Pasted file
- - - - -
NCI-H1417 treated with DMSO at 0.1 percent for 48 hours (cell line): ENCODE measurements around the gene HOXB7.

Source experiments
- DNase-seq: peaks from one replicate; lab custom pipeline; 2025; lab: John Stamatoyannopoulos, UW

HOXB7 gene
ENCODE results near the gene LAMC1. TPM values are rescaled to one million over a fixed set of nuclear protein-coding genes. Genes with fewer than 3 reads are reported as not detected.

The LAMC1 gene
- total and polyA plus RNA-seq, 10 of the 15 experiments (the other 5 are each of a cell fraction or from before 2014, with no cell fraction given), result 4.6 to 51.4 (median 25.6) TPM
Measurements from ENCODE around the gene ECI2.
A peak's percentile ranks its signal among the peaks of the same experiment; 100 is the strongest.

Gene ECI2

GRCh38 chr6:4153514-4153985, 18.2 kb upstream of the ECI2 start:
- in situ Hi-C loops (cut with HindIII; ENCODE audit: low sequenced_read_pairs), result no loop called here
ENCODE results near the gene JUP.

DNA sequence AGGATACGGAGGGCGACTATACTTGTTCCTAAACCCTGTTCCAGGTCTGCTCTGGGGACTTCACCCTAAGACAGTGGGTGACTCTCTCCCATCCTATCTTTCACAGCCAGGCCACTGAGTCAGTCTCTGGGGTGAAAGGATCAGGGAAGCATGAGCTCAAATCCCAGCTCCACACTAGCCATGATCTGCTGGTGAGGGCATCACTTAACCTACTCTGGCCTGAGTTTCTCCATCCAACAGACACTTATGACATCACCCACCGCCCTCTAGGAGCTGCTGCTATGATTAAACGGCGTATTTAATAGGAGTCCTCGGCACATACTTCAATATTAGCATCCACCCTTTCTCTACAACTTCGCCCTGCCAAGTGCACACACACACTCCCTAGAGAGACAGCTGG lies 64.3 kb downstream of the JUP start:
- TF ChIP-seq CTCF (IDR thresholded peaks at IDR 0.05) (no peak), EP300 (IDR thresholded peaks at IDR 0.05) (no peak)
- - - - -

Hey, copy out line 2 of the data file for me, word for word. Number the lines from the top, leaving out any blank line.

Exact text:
Source experiments